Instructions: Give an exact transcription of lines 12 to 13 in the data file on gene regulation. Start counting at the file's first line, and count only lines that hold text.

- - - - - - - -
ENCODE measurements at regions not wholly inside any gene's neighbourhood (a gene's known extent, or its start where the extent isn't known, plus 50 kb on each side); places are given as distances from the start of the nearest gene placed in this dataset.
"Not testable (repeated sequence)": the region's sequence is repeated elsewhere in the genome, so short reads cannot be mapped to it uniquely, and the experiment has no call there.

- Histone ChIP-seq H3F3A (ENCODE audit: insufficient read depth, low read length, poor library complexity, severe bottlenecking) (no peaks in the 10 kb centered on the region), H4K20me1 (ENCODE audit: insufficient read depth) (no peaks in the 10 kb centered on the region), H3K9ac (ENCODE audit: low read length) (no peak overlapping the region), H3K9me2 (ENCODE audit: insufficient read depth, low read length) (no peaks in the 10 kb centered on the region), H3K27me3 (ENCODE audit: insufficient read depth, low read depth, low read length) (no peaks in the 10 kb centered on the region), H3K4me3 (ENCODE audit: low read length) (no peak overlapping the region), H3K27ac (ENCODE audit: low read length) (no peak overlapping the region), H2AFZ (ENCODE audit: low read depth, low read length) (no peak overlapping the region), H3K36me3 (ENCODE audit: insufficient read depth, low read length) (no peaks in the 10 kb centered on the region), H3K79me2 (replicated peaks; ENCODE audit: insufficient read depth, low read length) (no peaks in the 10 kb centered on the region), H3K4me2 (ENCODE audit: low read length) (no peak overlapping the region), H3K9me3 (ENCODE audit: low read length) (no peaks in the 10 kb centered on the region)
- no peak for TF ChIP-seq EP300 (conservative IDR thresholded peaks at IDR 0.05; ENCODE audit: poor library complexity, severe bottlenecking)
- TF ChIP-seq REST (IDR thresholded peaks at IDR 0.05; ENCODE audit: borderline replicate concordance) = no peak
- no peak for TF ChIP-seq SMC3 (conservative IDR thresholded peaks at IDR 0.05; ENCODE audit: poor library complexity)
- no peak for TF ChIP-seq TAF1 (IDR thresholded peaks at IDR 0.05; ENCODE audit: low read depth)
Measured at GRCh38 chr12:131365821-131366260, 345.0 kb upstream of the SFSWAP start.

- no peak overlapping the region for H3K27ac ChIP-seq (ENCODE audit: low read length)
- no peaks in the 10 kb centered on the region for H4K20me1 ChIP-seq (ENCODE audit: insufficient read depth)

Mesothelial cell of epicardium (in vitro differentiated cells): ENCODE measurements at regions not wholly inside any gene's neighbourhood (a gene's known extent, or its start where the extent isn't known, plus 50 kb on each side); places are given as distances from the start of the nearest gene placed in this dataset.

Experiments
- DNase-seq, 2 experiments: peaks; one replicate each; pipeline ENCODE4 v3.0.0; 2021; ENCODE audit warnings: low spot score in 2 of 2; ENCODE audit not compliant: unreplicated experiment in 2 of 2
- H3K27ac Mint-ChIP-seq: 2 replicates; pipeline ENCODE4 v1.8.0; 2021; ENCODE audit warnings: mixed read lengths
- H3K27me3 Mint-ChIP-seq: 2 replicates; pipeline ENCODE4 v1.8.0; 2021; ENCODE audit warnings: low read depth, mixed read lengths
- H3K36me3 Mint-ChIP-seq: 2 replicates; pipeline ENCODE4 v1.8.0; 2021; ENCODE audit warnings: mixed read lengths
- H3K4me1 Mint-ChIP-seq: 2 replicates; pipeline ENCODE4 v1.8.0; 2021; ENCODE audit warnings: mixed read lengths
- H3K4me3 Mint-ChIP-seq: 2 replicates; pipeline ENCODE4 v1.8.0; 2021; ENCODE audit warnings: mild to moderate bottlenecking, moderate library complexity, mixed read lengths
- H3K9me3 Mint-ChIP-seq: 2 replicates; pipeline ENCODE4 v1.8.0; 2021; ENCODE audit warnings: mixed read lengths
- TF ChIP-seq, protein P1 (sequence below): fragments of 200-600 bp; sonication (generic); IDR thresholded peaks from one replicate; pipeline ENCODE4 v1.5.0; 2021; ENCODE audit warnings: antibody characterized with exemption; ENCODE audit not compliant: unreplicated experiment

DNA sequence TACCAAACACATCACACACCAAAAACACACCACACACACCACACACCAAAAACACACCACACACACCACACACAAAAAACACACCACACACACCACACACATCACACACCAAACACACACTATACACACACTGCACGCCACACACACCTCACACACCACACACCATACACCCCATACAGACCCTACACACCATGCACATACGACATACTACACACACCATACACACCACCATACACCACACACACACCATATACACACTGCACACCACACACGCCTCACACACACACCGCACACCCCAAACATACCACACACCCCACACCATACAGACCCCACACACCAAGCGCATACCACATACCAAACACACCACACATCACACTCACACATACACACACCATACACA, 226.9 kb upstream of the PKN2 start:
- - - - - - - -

Experiments
- DNase-seq, 2 experiments: peaks; one replicate each; pipeline ENCODE4 v3.0.0; 2021; ENCODE audit warnings: low spot score in 2 of 2; ENCODE audit not compliant: unreplicated experiment in 2 of 2